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When I was a child on a typical housing estate in the early 1900s, coal fires were our only means of heating rooms, heating hot water and cooking. So coal was an essential item and was delivered to the house on a regular basis.
My mother generally ordered 'Derby Brights' coal, as there was a big difference in the various types. Poor quality coal would usually look all right, but it would not burn properly on the fire, being more like slate, and the grate in the morning would be a mass of grey ash.
Pat Cryer, webmaster and daughter of the author
It was the job of the coal agent, to take an order and to receive the payment. He would call at the house in advance. Coalmen never dealt with money when they delivered.
In order to understand what had to be done before the actual coal delivery, it is important to know that there was nowhere to store the coal outside on Victorian and Edwardian housing estates. All the houses had what was called a 'coal hole' which was a cupboard which ran under the stairs and looked like a wooden wall from the outside. This was made out of tongued and grooved planks, so no coal dust seeped out into the room. The entrance door was in the scullery.
To get to the coal hole, the coalman who delivered the coal had to come through the passage [hall], and then the kitchen [living room], into the scullery. When he shot the coal into the coal hole, the noise was terrific as the coal hit the wooden wall.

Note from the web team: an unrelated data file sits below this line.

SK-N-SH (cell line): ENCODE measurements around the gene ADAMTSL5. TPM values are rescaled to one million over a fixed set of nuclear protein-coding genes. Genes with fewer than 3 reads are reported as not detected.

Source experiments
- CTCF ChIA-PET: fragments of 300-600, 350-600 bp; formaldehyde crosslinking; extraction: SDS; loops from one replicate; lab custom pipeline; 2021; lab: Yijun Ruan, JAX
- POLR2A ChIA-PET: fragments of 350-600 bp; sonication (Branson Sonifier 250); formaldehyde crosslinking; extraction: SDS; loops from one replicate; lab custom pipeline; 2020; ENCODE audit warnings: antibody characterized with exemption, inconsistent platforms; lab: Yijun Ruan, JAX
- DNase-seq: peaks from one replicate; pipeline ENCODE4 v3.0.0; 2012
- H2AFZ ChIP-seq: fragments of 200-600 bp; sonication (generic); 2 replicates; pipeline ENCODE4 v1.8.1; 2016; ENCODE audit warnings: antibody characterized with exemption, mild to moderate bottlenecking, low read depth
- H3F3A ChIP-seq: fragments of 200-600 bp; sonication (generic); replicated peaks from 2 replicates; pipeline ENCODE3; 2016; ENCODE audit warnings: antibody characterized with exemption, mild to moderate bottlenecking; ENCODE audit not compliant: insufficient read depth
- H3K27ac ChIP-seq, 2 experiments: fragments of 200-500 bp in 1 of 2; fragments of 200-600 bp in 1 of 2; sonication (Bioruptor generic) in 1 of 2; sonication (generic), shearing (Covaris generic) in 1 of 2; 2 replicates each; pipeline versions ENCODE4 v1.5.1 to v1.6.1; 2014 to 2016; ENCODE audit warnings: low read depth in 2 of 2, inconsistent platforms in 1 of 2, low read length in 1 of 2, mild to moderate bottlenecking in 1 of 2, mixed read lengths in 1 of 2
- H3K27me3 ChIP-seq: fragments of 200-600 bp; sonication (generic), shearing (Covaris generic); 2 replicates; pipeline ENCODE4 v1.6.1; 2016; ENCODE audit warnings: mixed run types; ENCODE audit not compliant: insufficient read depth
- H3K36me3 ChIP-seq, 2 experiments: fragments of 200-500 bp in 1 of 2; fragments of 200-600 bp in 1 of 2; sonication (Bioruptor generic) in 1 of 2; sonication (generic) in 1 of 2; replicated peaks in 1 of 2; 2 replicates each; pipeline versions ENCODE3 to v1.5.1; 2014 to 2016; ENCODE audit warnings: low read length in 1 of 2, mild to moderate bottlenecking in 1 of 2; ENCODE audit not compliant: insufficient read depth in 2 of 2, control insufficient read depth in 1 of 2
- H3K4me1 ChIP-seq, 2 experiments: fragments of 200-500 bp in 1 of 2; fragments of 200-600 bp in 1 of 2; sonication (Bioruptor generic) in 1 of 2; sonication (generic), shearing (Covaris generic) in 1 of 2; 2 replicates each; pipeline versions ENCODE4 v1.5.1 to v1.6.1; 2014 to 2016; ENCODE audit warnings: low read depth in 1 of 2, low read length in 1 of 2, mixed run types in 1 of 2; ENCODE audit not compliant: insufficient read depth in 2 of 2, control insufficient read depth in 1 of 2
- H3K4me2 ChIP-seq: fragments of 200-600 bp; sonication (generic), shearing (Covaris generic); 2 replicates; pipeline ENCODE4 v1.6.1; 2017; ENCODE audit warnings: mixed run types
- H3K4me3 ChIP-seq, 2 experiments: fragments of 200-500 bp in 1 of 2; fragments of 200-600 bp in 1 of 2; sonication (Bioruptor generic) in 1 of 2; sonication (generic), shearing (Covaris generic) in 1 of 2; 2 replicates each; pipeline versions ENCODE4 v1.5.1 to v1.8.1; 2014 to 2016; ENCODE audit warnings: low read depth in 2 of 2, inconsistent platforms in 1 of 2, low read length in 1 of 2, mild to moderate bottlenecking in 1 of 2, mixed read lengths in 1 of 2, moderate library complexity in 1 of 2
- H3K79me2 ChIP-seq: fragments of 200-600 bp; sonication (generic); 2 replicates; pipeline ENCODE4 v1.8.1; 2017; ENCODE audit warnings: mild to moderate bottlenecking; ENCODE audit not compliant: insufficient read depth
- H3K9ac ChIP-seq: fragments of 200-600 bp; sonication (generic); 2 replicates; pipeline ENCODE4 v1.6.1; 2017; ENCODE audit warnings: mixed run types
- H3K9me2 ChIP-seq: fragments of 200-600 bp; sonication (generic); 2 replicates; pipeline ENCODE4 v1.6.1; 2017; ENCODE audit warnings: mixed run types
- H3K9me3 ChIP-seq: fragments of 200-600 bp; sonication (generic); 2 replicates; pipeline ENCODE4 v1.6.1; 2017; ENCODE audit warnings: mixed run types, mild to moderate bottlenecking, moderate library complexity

In contrast, large houses such as Pymmes Villas, had their coal cellars underground, which the coalmen could access from outside. The openings were in the front gardens and normally covered with a metal lid. I suppose one gets what one pays for in this life. Those houses were bought outright whereas my parents' house, along with all the others on the estate, were rented.
I particularly remember one occasion when the coalman came. As he carried a bag of coal through the hall, he knocked the gas lamp that was hanging down. The pipe broke off at ceiling level, and gas was pouring into the room. A piece of soap was quickly found, and pushed into the hole to plug the leak, which I considered to be very clever.
We could never be sure what day or time the coalman would arrive. This made my mother cross, particularly if she had done a lot of cleaning beforehand - the coal was dirty and the coal hole was inside the house.
When the coalman knocked at the door to announce a delivery, my mother's first tasks were to tie back the lantern which hung from the ceiling and the curtain which hung at the bottom of the stairs, so that he wouldn't hit them with his sacks. Hitting them could be dangerous as well as dirty! - see the box.
Then my mother also had to push the table and chairs into the living room, to give the coalman a clear way through. It was a dirty and potentially dangerous business and everything in the house stopped for it.